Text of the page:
• We Will Not Play by Two Sets of Rules

    In 2010, the Supreme Court's decision in the Citizens United case opened the door to a new wave of so-called Super PACs—non-candidate political committees that can receive and spend unlimited money from special interests. For the first time, these committees could accept money from corporations, not just wealthy individuals.

    The decision has accelerated a dangerous trend toward a political system increasingly dominated by big-money interests with disproportionate power to spend freely to influence our elections and our government.

    It's a trend the President has fought against, coming into office with a mission to limit special-interest influence in Washington. He put in place the most sweeping ethics reforms in history to close the revolving door between government and lobbyists. And he's overseen the most open administration ever—reversing Bush-era policies designed to limit Freedom of Information Act requests and disclosing White House visitor records so that Americans can see how their government works.

    The President opposed the Citizens United decision. He understood that with the dramatic growth in opportunities to raise and spend unlimited special-interest money, we would see new strategies to hide it from public view. He continues to support a law to force full disclosure of all funding intended to influence our elections, a reform that was blocked in 2010 by a unanimous Republican filibuster in the U.S. Senate. And the President favors action—by constitutional amendment, if necessary—to place reasonable limits on all such spending.

    But this cycle, our campaign has to face the reality of the law as it currently stands.

    Over the last few months, Super PACs affiliated with Republican presidential candidates have spent more than $40 million on television and radio, almost all of it for negative ads.

    Last week, filings showed that the Super PAC affiliated with Mitt Romney's campaign raised $30 million in 2011 from fewer than 200 contributors, most of them from the financial sector. Governor Romney personally helped raise money for this group, which is run by some of his closest allies.

    Meanwhile, other Super PACs established for the sole purpose of defeating the President—along with "nonprofits" that also aren't required to disclose the sources of their funding—have raised more than $50 million. In the aggregate, these groups are expected to spend half a billion dollars, above and beyond what the Republican nominee and party are expected to commit to try to defeat the President.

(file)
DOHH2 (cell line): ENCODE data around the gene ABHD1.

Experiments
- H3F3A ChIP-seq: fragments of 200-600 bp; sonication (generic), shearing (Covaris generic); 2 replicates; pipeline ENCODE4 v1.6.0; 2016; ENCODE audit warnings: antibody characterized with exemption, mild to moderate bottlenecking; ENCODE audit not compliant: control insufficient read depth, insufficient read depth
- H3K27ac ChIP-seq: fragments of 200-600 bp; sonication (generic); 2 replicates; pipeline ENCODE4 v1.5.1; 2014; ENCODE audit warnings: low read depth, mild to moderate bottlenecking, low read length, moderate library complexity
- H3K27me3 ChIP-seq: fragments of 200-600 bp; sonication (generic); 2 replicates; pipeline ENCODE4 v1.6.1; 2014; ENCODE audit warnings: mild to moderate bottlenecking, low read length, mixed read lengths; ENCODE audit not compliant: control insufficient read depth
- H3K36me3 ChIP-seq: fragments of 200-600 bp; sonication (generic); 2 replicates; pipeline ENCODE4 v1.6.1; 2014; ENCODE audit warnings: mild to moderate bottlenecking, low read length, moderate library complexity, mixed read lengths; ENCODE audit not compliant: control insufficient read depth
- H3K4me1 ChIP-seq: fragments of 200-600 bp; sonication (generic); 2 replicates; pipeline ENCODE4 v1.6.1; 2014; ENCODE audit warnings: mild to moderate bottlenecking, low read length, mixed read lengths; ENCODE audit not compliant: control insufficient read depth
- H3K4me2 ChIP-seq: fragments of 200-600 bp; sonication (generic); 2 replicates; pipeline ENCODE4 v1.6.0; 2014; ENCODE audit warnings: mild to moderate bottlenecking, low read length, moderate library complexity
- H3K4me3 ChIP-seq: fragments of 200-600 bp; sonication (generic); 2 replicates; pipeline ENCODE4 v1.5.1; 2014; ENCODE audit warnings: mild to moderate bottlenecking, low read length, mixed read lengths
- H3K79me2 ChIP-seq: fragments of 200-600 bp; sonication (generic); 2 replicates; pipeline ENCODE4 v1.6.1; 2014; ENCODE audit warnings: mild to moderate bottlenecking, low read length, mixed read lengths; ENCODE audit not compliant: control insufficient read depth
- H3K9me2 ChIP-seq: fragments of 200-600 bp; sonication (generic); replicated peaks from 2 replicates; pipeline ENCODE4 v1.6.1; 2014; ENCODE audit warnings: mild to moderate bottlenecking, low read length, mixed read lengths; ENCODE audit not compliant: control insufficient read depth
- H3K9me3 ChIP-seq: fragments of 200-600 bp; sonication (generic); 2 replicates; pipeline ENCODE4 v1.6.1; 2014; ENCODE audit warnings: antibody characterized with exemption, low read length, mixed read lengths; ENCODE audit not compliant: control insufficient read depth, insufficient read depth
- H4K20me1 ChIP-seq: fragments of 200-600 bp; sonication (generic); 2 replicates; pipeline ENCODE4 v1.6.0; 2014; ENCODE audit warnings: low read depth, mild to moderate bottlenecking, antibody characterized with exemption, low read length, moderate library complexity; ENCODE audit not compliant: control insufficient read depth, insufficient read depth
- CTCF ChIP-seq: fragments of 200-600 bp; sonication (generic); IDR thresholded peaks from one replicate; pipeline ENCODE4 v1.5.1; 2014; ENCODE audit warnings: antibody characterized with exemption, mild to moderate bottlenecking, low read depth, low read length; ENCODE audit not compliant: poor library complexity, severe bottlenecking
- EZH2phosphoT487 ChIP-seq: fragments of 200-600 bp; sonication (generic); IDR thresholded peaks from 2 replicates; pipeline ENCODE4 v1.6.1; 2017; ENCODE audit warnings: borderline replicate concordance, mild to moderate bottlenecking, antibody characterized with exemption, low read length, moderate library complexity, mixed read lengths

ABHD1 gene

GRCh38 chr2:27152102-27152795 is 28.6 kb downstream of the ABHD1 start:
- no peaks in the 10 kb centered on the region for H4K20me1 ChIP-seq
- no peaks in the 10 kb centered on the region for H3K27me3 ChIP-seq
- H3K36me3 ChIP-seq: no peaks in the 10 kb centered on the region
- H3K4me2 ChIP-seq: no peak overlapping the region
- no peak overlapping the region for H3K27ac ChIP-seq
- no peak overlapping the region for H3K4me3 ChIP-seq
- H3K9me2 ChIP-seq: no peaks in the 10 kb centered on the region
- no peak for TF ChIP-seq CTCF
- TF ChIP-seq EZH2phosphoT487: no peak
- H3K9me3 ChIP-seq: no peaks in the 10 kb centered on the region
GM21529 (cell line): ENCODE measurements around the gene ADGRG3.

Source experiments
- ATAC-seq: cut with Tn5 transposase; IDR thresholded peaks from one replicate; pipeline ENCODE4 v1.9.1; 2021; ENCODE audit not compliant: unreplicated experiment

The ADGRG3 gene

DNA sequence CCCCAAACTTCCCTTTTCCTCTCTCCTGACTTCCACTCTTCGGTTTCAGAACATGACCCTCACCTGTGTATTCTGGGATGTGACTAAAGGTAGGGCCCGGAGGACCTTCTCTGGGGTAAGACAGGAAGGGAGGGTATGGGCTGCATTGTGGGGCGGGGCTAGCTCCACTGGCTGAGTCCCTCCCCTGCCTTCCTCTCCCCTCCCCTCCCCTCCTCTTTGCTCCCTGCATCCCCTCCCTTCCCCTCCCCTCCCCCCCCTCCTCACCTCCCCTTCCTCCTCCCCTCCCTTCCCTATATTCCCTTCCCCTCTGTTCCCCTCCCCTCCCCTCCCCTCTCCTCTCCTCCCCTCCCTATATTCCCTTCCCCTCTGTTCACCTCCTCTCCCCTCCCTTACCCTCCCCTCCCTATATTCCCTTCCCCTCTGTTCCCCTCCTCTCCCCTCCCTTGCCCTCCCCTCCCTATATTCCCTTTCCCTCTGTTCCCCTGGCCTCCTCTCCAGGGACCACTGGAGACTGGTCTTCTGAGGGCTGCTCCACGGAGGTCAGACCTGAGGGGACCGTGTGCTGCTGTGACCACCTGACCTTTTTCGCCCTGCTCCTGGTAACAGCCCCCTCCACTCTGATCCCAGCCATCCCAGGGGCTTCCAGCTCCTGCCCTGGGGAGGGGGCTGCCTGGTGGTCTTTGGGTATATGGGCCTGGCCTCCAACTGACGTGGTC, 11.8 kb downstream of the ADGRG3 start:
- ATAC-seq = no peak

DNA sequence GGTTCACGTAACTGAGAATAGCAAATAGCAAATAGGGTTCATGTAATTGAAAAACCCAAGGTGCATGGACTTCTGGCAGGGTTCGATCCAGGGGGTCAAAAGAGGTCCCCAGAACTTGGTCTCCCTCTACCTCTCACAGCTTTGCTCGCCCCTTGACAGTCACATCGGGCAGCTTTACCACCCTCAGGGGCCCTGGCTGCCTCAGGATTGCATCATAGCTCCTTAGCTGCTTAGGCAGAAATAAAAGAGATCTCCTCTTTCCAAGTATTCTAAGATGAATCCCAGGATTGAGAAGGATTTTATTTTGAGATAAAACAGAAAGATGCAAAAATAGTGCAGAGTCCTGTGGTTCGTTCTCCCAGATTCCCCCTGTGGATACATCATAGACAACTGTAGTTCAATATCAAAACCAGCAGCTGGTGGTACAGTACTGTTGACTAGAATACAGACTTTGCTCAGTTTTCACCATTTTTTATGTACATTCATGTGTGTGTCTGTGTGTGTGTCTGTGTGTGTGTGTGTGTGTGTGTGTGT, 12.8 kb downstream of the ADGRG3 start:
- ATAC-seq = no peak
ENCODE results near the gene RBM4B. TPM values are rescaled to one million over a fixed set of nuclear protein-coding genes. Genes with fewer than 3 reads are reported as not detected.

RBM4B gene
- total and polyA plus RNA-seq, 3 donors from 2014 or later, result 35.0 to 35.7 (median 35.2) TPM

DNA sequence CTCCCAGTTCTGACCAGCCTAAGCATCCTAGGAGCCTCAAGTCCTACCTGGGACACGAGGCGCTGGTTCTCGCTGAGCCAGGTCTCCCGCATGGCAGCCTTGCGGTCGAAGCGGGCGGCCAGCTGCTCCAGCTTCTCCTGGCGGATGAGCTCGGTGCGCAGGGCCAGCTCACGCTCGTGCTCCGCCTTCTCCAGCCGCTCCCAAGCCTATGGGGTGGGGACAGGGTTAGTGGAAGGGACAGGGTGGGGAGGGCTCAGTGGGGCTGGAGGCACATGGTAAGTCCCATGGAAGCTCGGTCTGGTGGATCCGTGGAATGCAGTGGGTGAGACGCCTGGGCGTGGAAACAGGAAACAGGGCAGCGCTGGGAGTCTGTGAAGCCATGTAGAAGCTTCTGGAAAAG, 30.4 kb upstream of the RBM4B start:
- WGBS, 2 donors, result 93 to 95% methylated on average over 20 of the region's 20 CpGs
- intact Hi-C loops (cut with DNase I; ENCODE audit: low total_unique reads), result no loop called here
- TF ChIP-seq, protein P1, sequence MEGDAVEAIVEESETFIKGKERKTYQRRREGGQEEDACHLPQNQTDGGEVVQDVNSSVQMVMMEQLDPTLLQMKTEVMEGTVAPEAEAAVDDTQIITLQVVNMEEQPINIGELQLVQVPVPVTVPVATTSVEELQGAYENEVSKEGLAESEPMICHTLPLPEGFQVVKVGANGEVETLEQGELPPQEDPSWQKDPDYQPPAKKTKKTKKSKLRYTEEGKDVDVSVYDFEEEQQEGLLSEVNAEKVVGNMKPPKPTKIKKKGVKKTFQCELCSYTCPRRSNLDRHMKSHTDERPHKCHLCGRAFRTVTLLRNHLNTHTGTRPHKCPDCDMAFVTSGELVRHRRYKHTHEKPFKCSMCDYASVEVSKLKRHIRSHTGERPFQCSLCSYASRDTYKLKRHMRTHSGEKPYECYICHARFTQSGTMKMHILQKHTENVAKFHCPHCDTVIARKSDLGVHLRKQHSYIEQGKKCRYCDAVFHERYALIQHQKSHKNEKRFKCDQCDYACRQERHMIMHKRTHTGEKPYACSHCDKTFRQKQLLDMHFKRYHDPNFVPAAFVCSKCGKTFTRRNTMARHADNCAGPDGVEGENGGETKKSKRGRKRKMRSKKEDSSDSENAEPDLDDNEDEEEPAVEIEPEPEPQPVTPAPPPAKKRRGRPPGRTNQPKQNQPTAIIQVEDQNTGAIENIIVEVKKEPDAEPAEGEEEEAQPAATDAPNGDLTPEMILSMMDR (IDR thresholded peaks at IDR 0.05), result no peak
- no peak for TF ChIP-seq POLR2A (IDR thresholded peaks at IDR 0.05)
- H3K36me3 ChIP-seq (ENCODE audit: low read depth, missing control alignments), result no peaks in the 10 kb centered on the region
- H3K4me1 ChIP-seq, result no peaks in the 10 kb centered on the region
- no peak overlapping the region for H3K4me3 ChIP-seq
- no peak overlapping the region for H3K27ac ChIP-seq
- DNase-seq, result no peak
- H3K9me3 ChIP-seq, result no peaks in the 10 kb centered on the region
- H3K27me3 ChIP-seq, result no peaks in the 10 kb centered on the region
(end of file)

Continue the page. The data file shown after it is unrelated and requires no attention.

With so much at stake, we can't allow for two sets of rules in this election whereby the Republican nominee is the beneficiary of unlimited spending and Democrats unilaterally disarm.

    Therefore, the campaign has decided to do what we can, consistent with the law, to support Priorities USA in its effort to counter the weight of the GOP Super PAC. We will do so only in the knowledge and with the expectation that all of its donations will be fully disclosed as required by law to the Federal Election Commission.

    What this change means practically: Senior campaign officials as well as some White House and Cabinet officials will attend and speak at Priorities USA fundraising events. While campaign officials may be appearing at events to amplify our message, these folks won't be soliciting contributions for Priorities USA. I should also note that the President, Vice President, and First Lady will not be a part of this effort; their political activity will remain focused on the President's campaign.

    But here's what this doesn't change: the fact that ordinary people stepping up to take control of the political process is essential to our strategy.

    This decision will help fill a hole on our side. But it's only one part of the overall effort.

    Supporting Priorities USA means that our side will not concede the battles on the air in the months to come, but we continue to believe that this election will be won on the ground. Super PACs haven't opened offices. They haven't hired organizers. They haven't registered voters. They haven't knocked on doors or made the kind of personal contact with voters that we know is the single most effective way to persuade people and turn them out on Election Day.

    And this is where we have the advantage. It will be up to us—the grassroots organization, funded by an average donation of $55—to win this election.

    It's a point of pride that 98 percent of all our donations are $250 or less. Mitt Romney won't reveal that number about his own campaign, but filings show that just 9 percent of the Romney campaign's money in the fourth quarter of last year came from people giving less than $200.

    Americans across the country are supporting the most extensive neighbor-to-neighbor, grassroots organization in history.

    It's my hope that by making this decision and doing what we can to neutralize the onslaught of special-interest money, we can ensure that the decisive factor in this election won't be an unprecedented flood of special-interest spending, and the outcome will be back in the hands of ordinary Americans.